Abstract

BACKGROUND. At the time of diagnosis, myeloma cells are characterized by a low proliferation rate that increases in relapse. Presence of proliferation correlates with adverse prognosis. At the same time, myeloma cells harbor a high median number of chromosomal aberrations, often associated with genetic instability. Cellular proliferation and genetic instability in turn have been associated with Aurora-kinase expression in several cancer entities, including multiple myeloma.

PATIENTS AND METHODS. Expression of Aurora-A, -B and -C was assessed using Affymetrix DNA-microarrays in 784 samples including two independent sets of 233 and 345 CD138-purified myeloma cells from previously untreated patients. Chromosomal aberrations were assessed by comprehensive iFISH using a set of probes for the chromosomal regions 1q21, 6q21, 8p21, 9q34, 11q23, 11q13, 13q14.3, 14q32, 15q22, 17p13, 19q13, 22q11, as well as the translocations t(4;14)(p16.3;q32.3) and t(11;14) (q13;q32.3). Proliferation of primary myeloma cells (n=67) was determined by propidium iodine staining. The effect of the clinical Aurora-kinase inhibitor VX680 on proliferation of 20 human myeloma cell lines and survival of 5 primary myeloma cell-samples was tested.

RESULTS. We found Aurora-A and -B to be expressed at varying frequencies in primary myeloma cells of different patient-cohorts, including 23% for Aurora A in our first cohort of patients treated with high dose therapy (see figure shown below). Aurora-C expression was found in testis-samples only. Myeloma cell-samples with detectable Aurora-A expression show a significantly higher proliferation rate, whereas the number of chromosomal aberrations (aneuploidy) is not higher compared to myeloma-cells with absent Aurora-A expression. The same holds true for subclonal aberrations (i.e. genetic instability). The Aurora-kinase inhibitor VX680 induces apoptosis in all myeloma cell lines and primary myeloma cell-samples tested. Presence of Aurora-A expression delineates significantly inferior event-free and overall survival in two independent cohorts of patients undergoing high-dose chemotherapy and autologous stem cell transplantation. This observation is independent of conventional prognostic factors, i.e. serum-ß2-microglobulin or ISS-stage.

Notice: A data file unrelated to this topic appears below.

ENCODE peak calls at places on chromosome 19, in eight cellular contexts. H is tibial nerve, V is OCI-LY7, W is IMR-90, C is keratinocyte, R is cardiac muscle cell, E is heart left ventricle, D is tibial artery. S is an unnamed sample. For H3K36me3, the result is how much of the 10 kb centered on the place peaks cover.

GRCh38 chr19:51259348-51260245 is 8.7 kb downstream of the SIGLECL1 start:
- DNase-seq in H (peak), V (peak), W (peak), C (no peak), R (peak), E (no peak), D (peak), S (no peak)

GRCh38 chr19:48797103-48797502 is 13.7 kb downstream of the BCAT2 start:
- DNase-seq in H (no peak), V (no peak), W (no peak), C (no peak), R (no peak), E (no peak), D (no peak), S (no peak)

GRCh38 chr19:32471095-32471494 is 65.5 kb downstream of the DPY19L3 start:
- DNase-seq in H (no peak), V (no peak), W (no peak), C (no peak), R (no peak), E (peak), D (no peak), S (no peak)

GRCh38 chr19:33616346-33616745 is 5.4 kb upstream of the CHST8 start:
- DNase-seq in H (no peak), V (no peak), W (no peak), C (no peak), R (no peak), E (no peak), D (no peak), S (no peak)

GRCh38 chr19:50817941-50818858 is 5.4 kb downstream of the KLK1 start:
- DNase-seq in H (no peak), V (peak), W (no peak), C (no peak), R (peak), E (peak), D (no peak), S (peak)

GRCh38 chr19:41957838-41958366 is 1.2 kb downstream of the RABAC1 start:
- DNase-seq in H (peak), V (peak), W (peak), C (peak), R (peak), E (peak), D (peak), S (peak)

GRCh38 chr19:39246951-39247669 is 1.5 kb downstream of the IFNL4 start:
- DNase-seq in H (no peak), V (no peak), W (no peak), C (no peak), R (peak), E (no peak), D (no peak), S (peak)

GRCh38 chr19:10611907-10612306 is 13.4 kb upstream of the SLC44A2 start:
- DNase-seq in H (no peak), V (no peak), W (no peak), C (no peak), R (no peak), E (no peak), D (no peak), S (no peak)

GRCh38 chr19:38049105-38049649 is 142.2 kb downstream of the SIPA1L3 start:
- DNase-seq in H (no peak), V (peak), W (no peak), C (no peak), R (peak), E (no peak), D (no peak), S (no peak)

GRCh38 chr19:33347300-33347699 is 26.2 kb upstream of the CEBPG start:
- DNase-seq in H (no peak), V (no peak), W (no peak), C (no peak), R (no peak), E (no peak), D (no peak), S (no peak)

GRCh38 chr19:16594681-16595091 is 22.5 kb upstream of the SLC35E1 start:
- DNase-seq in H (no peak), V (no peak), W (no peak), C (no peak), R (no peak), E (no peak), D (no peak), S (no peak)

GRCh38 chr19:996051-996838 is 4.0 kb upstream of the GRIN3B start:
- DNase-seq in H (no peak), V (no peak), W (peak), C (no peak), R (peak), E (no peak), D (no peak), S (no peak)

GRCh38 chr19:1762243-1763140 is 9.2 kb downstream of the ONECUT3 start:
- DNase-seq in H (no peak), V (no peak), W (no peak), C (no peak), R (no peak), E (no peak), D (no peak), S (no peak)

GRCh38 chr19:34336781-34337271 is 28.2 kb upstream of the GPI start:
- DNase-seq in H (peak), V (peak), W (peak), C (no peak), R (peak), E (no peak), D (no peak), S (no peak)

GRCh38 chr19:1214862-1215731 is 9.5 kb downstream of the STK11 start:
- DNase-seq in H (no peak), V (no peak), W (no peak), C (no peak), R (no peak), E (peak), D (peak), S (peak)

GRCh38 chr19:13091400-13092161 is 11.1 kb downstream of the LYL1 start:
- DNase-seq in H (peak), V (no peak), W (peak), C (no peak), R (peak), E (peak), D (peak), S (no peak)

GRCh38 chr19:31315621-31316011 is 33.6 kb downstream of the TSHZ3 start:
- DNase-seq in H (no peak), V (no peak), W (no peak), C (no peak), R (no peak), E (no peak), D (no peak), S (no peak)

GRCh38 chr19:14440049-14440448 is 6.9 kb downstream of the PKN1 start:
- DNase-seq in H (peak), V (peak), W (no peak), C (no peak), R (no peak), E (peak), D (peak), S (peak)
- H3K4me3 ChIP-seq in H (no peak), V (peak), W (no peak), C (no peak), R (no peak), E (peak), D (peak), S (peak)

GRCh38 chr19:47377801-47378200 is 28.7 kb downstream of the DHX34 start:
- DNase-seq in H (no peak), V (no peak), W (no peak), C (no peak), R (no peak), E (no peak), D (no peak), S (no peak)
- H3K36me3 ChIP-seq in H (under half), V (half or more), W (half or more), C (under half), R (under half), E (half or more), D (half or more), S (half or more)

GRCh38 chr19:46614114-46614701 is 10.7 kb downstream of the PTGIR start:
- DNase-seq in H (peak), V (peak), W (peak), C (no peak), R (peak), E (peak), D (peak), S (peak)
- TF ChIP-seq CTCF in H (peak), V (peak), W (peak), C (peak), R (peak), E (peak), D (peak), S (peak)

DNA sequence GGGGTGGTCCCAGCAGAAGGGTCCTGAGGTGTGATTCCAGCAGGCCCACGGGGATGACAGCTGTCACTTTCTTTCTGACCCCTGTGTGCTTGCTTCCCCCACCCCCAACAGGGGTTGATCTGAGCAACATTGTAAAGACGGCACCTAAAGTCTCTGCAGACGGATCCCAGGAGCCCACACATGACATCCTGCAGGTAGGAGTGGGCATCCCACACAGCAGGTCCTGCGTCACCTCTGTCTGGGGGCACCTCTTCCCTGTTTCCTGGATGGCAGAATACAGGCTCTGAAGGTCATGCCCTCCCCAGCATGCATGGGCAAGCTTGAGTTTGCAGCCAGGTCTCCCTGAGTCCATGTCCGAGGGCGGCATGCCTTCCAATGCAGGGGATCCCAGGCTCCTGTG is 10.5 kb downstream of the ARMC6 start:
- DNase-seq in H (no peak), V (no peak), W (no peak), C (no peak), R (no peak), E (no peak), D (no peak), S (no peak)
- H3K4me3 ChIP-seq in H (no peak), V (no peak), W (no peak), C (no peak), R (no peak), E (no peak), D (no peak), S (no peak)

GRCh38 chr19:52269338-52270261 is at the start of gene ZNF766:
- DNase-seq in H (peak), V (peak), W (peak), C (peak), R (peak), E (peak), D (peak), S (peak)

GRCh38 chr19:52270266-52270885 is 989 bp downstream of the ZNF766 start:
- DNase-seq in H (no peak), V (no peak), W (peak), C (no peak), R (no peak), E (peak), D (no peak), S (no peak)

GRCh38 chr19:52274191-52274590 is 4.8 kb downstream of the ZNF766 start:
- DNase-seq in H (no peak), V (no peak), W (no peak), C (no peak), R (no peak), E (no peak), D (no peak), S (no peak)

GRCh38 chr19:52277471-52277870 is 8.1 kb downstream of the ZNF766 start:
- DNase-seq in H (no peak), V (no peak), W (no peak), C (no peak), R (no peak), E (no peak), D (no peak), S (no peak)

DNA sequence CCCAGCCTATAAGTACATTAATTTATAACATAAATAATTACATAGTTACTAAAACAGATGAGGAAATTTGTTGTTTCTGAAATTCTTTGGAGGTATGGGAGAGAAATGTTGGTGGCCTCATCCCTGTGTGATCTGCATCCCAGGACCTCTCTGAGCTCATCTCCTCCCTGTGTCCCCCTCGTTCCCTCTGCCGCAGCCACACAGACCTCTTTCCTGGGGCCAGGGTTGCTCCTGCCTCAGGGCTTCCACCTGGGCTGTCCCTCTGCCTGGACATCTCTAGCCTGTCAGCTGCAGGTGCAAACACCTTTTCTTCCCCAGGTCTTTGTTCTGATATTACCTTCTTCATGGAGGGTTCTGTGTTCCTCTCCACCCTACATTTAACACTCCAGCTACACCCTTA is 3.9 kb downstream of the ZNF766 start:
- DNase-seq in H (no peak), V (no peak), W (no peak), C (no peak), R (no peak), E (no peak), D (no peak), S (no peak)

CONCLUSION. Aurora-kinase inhibitors (including VX680 tested here) are very active on myeloma cell lines as well as primary myeloma cells and represent a promising weapon in the therapeutic arsenal against multiple myeloma. Gene expression profiling allows the assessment of Aurora-kinase expression and thus in turn a tailoring of treatment to patients expressing Aurora-A associated with adverse prognosis.

Disclosures: No relevant conflicts of interest to declare.

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